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Racism in football: Lessons from Quitongo v Airdrieonians FC

The Scottish Employment Tribunal case of Quitongo v Airdrieonians FC [1] is one of the most recent decisions to deal with the continuing issue of racism in football.  The case highlights the importance of carrying out a thorough investigation following receipt of an allegation of racist abuse against an employee. It also shows the value of, and skill in, preserving the employee relationship in situations where a football club is unable to conclude that racist abuse has occurred.


Racism in football and allegations of racist abuse: Quitongo v Airdrieonians FC

On 12 September 2021, a day after Airdrieonians FC played a Scottish League One fixture against Queen’s Park FC, Rico Quitongo was informed that another player’s family member had heard a supporter make a racist comment towards Quitongo. Quitongo passed this on to the first team manager and the Club commenced an investigation.

The investigation proved challenging evidentially – here are just a few examples:

  • when the Club spoke to the individual who claimed to have heard the racial slur, she was unable to confirm whether the perpetrator was male or female or an adult or a child. She also could not pick anyone out with the help of CCTV images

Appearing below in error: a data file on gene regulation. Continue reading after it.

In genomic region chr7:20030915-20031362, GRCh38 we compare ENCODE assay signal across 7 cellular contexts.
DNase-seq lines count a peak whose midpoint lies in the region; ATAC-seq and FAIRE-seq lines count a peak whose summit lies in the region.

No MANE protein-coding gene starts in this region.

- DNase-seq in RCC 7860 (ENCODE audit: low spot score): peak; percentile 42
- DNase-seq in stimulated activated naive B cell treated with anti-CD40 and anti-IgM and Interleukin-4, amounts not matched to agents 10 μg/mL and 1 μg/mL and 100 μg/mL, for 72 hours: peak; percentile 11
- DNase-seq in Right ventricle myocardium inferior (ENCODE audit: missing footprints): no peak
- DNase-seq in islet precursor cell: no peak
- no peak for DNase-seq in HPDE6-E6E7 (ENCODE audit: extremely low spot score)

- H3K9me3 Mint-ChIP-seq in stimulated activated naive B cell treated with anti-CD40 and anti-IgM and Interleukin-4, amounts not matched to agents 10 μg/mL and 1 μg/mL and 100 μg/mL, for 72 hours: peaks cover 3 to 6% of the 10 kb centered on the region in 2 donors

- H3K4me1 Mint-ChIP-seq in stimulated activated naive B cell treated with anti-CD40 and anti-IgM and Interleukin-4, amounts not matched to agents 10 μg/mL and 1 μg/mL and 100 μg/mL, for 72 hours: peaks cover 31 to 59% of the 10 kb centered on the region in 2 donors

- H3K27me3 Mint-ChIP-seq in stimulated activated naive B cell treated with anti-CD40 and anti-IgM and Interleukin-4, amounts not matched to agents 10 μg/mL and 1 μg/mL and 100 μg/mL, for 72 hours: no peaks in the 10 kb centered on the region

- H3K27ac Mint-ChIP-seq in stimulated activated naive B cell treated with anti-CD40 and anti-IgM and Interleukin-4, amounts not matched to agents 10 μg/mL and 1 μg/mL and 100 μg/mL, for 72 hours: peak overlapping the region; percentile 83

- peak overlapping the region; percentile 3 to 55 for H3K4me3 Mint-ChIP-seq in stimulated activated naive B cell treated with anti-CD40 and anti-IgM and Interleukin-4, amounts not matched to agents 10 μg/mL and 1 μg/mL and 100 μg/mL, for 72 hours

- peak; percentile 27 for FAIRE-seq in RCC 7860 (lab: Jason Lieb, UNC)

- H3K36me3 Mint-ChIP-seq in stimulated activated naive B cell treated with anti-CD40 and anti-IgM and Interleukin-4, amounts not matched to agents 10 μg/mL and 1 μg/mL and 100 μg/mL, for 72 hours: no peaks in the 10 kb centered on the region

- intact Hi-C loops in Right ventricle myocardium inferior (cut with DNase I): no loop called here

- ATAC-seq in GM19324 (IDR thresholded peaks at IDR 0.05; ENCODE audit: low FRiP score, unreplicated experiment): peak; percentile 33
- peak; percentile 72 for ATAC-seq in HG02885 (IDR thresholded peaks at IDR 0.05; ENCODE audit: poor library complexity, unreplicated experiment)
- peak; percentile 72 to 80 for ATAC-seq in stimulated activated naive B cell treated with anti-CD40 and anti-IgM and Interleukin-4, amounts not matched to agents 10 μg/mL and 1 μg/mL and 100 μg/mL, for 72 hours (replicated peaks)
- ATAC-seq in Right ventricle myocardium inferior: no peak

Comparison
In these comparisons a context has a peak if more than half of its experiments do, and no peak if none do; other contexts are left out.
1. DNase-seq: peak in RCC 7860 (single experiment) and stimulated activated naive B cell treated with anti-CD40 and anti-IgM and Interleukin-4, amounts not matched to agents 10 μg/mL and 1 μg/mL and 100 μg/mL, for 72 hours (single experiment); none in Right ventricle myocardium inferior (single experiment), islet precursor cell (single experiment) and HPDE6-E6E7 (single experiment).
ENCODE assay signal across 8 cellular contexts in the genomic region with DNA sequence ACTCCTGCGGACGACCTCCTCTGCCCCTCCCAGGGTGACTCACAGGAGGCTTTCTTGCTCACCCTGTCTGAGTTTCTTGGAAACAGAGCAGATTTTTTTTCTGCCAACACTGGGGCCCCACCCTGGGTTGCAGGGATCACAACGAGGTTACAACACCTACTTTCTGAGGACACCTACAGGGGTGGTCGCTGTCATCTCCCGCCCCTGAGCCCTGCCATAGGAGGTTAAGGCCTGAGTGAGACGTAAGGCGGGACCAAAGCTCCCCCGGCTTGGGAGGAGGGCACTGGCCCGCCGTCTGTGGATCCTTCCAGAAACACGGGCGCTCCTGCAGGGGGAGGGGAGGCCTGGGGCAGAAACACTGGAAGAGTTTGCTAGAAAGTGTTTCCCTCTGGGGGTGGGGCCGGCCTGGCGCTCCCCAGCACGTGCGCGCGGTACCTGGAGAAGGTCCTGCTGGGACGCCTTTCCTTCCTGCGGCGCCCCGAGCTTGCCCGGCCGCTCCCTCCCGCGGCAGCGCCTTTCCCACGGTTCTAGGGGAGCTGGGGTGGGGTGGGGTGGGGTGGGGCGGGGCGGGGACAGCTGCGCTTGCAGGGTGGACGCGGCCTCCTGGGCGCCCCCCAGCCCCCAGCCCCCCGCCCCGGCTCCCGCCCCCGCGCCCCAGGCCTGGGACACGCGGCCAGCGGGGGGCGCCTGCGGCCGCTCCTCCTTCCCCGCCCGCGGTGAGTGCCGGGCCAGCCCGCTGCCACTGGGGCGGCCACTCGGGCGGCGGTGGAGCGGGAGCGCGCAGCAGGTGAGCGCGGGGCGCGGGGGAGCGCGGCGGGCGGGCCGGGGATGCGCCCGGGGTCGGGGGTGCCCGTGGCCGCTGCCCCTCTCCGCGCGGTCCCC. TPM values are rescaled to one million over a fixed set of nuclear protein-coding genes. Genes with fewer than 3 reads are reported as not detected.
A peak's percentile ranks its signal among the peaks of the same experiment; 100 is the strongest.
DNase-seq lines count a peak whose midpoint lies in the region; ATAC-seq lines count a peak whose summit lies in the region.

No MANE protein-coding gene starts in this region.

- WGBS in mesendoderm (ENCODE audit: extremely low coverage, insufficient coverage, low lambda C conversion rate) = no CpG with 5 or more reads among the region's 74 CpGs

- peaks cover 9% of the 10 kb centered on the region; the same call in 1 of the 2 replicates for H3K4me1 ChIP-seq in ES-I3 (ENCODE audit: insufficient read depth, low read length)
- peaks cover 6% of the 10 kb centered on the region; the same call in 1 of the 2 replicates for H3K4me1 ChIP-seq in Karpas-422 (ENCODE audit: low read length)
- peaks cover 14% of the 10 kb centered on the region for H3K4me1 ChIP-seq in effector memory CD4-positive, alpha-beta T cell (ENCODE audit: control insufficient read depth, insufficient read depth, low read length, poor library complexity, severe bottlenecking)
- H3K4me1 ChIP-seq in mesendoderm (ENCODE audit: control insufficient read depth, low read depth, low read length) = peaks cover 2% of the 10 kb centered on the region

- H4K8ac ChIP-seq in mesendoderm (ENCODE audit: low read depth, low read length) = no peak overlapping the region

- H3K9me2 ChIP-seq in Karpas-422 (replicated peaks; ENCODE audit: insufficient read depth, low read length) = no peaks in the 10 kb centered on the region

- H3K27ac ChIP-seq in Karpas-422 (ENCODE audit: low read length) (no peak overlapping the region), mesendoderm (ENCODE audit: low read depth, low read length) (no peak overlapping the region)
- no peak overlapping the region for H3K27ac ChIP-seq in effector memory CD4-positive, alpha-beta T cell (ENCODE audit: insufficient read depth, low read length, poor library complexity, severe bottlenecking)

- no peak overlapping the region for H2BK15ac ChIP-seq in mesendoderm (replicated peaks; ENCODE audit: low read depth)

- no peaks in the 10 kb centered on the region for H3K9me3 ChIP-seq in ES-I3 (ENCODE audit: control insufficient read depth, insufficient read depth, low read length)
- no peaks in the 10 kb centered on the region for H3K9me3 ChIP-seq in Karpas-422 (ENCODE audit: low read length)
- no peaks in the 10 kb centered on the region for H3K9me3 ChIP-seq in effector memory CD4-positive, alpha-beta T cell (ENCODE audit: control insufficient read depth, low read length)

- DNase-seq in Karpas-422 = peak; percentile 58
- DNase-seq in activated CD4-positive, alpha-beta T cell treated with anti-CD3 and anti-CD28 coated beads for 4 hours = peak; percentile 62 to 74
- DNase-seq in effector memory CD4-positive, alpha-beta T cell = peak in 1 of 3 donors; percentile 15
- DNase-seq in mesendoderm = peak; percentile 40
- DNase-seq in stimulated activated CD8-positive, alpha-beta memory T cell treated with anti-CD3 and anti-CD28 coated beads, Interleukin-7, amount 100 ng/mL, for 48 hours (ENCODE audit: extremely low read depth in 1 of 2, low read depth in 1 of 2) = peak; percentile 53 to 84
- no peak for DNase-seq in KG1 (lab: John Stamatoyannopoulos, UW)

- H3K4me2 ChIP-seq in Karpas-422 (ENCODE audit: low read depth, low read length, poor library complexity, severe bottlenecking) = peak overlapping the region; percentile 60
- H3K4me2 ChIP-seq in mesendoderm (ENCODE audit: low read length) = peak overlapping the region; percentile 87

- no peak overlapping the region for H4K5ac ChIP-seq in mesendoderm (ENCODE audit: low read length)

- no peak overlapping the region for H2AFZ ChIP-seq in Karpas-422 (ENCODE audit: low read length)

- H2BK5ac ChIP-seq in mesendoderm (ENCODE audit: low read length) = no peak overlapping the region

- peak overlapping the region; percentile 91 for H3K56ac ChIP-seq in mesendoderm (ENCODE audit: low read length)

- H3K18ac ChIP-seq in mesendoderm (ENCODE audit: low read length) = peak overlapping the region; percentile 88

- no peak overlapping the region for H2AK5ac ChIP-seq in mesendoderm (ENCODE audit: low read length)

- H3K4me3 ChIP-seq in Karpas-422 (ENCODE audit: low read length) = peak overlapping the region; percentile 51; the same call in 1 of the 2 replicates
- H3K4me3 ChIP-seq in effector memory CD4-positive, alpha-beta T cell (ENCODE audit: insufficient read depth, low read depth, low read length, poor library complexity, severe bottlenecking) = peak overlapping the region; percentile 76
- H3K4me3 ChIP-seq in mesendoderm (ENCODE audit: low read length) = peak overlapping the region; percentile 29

• the individual said no one else heard the remark, including the family member they were sat next to
  • roughly 100 Airdrieonians supporters made the trip to Queen’s Park. The Club spoke to a number of the travelling fans and (reluctantly) put out a public tweet asking for information – no one else said they heard anything racist
  • the matter was referred to Police Scotland. The police dropped its investigation due to being unable to find a perpetrator.

The Club therefore informed the player that the evidence was inconclusive and it would not be able to take any further action.

Various matters occurred involving the player and his associates in the aftermath of the incident, including tweets posted by the player, his brother and his agent. The Club was accused of looking good rather than doing good and brushing things under the carpet.

Quitongo brought a claim against the Club for (in particular) unlawful victimisation and racial harassment based on numerous matters which unfolded after the alleged racist abuse occurred. This included not being selected to play in certain matches, not being permitted to participate in a BBC documentary about racism in football, and being placed on a period of leave. He was unsuccessful in all aspects of his claim.

What should clubs do when faced with allegations of racist abuse or racism in football?

As we have discussed previously [2], while there is no specific legal duty on clubs to protect players against the racist abuse of fans, this does not mean that they should do nothing. A player may raise that the Club’s action (or inaction) in the face of an allegation was in itself discriminatory, or that it amounted to a repudiatory breach of their contract entitling them to resign and seek damages.